KATHLEEN FUNG, Far Fung Places, LLC, 1914 Fell St., San Francisco, CA 94117

Please login or subscribe to ITN to read the entire post.

Approximately 2,500 visitors visited the kingdom of Bhutan for the late September/early October festivals in 2006 — a record-high attendance. Despite full flights and hotels at capacity, the festival season was one of the most enjoyable I’ve ever experienced. Everyone was on their “best behavior,” following the new rules governing demeanor and dress for the festival season.

The Ministry of Home & Cultural Affairs had published this circular:

“Thimphu Tsechu — Tsechus, or festivals, are religious events. The ground where they are held is purified and consecrated by lamas so that when you are watching a festival you are, in essence, on the perimeter of a religious ground. The behavior of the viewer should be conducted with this in mind.

“The dancers, whether monks or laymen, are in a state of meditation. They transform themselves into the deities, whom they embody on the dance ground. They generate a spiritual power which cleanses, purifies, enlightens and blesses the spectators.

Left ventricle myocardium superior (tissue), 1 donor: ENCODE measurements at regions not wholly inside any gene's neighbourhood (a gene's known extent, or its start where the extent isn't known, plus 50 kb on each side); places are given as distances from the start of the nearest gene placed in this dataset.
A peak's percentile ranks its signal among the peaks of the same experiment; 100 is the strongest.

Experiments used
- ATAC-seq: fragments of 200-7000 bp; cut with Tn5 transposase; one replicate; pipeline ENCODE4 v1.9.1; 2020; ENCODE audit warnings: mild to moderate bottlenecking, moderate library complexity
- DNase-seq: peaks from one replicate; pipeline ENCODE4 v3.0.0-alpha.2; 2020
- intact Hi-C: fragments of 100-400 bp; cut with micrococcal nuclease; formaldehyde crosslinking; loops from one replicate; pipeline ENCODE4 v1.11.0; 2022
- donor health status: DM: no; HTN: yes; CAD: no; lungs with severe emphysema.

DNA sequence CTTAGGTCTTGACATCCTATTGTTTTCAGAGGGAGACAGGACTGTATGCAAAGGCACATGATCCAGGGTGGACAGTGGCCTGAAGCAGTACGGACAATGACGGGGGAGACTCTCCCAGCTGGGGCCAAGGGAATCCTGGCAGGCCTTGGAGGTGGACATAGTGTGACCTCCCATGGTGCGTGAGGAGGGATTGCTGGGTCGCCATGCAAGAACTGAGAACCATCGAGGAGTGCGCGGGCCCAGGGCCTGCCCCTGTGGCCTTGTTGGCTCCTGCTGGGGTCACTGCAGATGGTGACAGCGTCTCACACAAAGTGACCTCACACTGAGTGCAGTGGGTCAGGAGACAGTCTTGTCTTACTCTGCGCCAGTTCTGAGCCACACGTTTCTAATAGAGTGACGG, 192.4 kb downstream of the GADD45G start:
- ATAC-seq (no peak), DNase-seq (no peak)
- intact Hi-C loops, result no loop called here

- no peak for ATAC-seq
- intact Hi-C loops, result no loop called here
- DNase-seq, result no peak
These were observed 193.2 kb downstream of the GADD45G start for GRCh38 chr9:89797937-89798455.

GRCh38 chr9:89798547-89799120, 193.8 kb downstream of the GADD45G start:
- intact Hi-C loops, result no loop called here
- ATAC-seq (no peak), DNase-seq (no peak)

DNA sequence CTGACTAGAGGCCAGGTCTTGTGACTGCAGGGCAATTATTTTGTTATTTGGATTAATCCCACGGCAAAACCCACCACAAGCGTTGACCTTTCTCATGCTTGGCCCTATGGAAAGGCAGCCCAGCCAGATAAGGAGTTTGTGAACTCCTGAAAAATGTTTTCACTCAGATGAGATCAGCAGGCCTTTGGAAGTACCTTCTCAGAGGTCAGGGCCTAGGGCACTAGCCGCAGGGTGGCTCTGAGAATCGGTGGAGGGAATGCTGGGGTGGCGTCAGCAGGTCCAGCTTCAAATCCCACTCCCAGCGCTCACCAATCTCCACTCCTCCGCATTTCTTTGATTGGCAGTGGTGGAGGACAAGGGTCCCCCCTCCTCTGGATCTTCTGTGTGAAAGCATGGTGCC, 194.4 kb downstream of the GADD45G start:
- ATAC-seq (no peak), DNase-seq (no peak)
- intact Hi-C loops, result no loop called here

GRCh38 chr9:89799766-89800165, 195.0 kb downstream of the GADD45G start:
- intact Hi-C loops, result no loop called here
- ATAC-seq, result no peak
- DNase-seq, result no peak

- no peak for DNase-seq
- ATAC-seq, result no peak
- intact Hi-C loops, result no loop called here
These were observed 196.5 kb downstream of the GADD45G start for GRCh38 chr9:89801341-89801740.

“Festivals are not vulgar spectacles or common entertainment events. They are not held as tourist attractions. They are genuine manifestations of religious traditions hundreds, if not thousands, of years old. Today, outsiders are given the privilege of witnessing these sacred rites.

“Bhutan hopes that by offering this privilege to the outside world, it in no way impairs or infringes on the sacredness or beauty of the ritual.

“Festival Etiquette — Because of the sacredness of the location and the presence of the Royal Family, Je Khenpo, Ministers and other high-level guests during the Thimphu Tsechu, the following rules should be observed:

“1. Once inside the dzong premises, no hats or umbrellas are allowed.

“2. Proper attire is required. For the tourists, full pants and sleeved shirts are appropriate. Shorts, tanktops, jeans and sport shoes are not allowed. Bhutanese law mandates that everyone wear traditional gho and kira inside the dzong. We would also encourage and welcome tourists to dress in our traditional attire.

“3. Photographers are requested to behave respectfully and must always remain outside the dance ground.

“4. Flash photography is NOT allowed.”

These rules were enforced, although officials were allowing skirts and dark-colored pants/jeans. They were NOT allowing white sport shoes at all.